Women in Saudi Arabia will no longer need to use separate entrances from men or sit behind partitions at restaurants in the latest measure announced by the government that upends a major hallmark of conservative restrictions that had been in place for decades.

The decision, which essentially erodes one of the most visible gender segregation restrictions in place, was quietly announced Sunday in a lengthy and technically worded statement by the Municipal and Rural Affairs Ministry.

While some restaurants and cafes in the coastal city of Jiddah and Riyadh’s upscale hotels had already been allowing unrelated men and women to sit freely, the move codifies what has been a sensitive issue in the past among traditional Saudis who view gender segregation as a religious requirement. Despite that, neighboring Muslim countries do not have similar rules.

Restaurants and cafes in Saudi Arabia, including major Western chains like Starbucks, are currently segregated by “family” sections allocated for women who are out on their own or who are accompanied by male relatives, and “singles” sections for just men. Many also have separate entrances for women and partitions or rooms for families where women are not visible to single men. In smaller restaurants or cafes with no space for segregation, women are not allowed in.

Reflecting the sensitive nature of this most recent move, the decision to end requirements of segregation in restaurants was announced in a statement published by the state-run Saudi Press Agency. The statement listed a number of newly-approved technical requirements for buildings, schools, stores and sports centers, among others.

Saudi Sex Segregation
A woman leaves a ladies only service area at a restaurant in Jiddah, Saudi Arabia. VOA

The statement noted that the long list of published decisions was aimed at attracting investments and creating greater business opportunities.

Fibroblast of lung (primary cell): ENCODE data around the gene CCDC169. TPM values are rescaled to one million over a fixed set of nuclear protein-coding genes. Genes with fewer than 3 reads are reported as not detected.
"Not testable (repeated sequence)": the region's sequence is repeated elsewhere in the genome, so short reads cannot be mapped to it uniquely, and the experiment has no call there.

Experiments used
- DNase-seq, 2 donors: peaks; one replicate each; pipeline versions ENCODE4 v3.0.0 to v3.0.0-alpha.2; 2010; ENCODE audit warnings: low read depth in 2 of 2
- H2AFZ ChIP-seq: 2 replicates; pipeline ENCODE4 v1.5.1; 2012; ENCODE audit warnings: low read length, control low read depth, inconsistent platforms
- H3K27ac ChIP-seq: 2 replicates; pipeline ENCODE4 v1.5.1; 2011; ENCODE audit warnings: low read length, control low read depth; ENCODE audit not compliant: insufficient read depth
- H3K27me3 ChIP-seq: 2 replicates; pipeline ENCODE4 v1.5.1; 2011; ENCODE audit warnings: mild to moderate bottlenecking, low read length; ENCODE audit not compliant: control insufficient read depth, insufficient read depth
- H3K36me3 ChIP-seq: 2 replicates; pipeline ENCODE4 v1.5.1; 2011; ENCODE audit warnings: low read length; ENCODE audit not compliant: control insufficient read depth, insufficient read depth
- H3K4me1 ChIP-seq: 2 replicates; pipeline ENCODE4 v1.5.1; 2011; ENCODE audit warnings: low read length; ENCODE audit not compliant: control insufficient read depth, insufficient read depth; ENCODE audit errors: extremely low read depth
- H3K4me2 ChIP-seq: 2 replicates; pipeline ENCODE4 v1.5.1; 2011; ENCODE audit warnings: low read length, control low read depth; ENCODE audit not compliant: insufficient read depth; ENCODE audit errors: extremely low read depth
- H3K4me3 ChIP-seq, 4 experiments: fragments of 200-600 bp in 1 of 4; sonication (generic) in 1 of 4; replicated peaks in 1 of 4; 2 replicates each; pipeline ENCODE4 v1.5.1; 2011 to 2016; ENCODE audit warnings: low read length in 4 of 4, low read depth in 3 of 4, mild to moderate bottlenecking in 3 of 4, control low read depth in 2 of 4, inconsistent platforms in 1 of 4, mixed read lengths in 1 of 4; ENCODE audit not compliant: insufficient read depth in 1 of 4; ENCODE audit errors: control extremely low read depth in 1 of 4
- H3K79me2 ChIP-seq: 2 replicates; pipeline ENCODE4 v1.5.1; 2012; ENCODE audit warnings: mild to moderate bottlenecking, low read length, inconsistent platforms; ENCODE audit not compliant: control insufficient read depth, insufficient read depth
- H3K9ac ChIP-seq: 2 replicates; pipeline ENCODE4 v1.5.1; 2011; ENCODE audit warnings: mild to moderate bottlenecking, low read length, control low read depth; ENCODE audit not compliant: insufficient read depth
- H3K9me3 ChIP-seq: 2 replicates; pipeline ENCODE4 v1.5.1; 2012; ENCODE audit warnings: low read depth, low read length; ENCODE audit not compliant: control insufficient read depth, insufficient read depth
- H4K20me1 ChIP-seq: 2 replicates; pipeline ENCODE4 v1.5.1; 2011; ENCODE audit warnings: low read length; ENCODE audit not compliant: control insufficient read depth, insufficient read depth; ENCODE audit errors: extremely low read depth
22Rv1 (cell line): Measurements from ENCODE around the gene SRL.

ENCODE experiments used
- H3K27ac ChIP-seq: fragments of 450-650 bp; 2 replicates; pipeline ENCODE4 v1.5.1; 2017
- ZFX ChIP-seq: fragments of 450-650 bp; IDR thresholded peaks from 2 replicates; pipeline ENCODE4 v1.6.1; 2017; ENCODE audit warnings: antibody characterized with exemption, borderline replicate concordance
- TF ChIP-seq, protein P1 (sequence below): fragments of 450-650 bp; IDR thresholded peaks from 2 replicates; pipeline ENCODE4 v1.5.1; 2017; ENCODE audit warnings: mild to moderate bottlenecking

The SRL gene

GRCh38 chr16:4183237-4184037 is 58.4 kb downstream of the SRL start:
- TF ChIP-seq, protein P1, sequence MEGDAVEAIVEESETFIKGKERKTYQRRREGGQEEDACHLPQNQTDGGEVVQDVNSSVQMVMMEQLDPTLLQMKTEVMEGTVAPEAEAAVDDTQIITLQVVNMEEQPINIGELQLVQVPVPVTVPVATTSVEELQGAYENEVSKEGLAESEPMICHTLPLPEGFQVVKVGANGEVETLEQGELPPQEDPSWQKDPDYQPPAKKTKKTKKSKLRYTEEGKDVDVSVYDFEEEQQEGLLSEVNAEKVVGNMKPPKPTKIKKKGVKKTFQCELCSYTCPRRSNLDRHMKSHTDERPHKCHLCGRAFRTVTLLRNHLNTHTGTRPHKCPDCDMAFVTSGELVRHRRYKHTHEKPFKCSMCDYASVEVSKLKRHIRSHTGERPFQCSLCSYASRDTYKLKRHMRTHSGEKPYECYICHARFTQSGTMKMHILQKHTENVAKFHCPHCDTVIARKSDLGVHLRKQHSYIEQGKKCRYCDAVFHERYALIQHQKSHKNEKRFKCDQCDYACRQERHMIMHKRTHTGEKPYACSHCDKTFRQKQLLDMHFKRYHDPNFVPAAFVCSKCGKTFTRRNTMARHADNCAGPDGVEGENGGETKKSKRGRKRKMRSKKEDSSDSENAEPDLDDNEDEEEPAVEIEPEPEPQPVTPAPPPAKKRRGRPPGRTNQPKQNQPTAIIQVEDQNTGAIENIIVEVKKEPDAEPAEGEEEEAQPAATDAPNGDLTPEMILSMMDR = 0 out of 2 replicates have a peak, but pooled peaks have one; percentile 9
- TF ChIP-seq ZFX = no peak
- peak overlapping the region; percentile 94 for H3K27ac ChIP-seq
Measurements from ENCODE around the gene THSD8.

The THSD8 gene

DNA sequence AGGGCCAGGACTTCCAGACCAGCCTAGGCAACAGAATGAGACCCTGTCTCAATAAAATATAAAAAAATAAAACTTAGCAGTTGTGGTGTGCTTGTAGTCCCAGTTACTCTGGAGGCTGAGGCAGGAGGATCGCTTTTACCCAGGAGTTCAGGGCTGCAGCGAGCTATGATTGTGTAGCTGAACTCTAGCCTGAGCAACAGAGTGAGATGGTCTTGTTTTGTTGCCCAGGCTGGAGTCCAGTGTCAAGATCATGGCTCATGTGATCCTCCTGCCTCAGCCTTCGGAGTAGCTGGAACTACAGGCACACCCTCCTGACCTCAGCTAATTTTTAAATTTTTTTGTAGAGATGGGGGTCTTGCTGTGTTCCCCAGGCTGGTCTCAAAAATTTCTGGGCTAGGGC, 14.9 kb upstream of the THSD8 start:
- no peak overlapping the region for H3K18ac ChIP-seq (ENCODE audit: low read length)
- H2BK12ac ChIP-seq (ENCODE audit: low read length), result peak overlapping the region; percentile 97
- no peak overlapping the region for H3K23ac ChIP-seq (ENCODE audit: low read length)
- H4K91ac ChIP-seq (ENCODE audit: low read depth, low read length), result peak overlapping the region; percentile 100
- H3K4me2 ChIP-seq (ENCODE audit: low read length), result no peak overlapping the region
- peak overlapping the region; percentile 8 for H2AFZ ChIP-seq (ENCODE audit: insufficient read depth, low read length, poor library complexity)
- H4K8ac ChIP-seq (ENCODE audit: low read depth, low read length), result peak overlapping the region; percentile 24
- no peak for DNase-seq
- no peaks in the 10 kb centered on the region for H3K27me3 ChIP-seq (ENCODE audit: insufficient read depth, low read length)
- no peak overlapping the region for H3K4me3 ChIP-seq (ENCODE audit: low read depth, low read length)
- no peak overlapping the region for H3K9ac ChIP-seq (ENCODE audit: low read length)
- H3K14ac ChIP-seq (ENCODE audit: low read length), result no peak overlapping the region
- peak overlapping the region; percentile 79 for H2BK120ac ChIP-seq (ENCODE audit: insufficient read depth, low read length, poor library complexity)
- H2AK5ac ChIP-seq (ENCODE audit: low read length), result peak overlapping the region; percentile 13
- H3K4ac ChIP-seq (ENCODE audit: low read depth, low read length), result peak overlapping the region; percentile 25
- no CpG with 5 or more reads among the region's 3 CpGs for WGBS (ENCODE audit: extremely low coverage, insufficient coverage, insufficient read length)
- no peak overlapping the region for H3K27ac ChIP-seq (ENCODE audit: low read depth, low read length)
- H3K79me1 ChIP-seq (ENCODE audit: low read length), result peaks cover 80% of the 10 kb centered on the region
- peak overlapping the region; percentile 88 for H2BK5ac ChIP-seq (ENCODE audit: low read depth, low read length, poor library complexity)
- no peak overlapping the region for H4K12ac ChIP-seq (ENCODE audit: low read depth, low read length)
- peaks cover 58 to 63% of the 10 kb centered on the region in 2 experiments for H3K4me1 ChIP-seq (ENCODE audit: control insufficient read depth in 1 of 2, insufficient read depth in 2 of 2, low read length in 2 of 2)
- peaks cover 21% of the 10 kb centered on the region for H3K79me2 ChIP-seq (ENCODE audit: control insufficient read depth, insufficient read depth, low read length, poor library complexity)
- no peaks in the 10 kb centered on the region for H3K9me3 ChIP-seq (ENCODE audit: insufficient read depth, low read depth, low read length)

Among the regulations announced was “removing a requirement by restaurants to have an entrance for single men and (another) for families.”

Couched between a new regulation about the length of a building’s facade and allowing kitchens on upper floors to operate was another critical announcement stating that restaurants no longer need to “specify private spaces”— an apparent reference to partitions.

Across Saudi Arabia, the norm has been that unrelated men and women are not permitted to mix in public. Government-run schools and most public universities remain segregated, as are most Saudi weddings.

In recent years, however, Saudi Crown Prince Mohammed bin Salman has pushed for sweeping social reforms, with women and men now able to attend concerts and movie theaters that were once banned. He also curtailed the powers of the country’s religious police, who had been enforcers of conservative social norms, like gender segregation in public.

Two years ago, women for the first time were allowed to attend sports events in stadiums in the so-called “family” sections. Young girls in recent years have also been allowed access to physical education and sports in school, a right that only boys had been afforded.

Also Read- We Should Give the Rape Accused Life Imprisonment: Waheeda Rehman

In August, the kingdom lifted a controversial ban on travel by allowing all citizens — women and men alike — to apply for a passport and travel freely, ending a long-standing guardianship policy that had controlled women’s freedom of movement.

The new rules remove restrictions that had been in place, but do not state that restaurants or cafes have to end segregated entrances or seated areas. Many families in conservative swaths of the country, where women cover their hair and face in public, may prefer eating only at restaurants with segregated spaces. (VOA)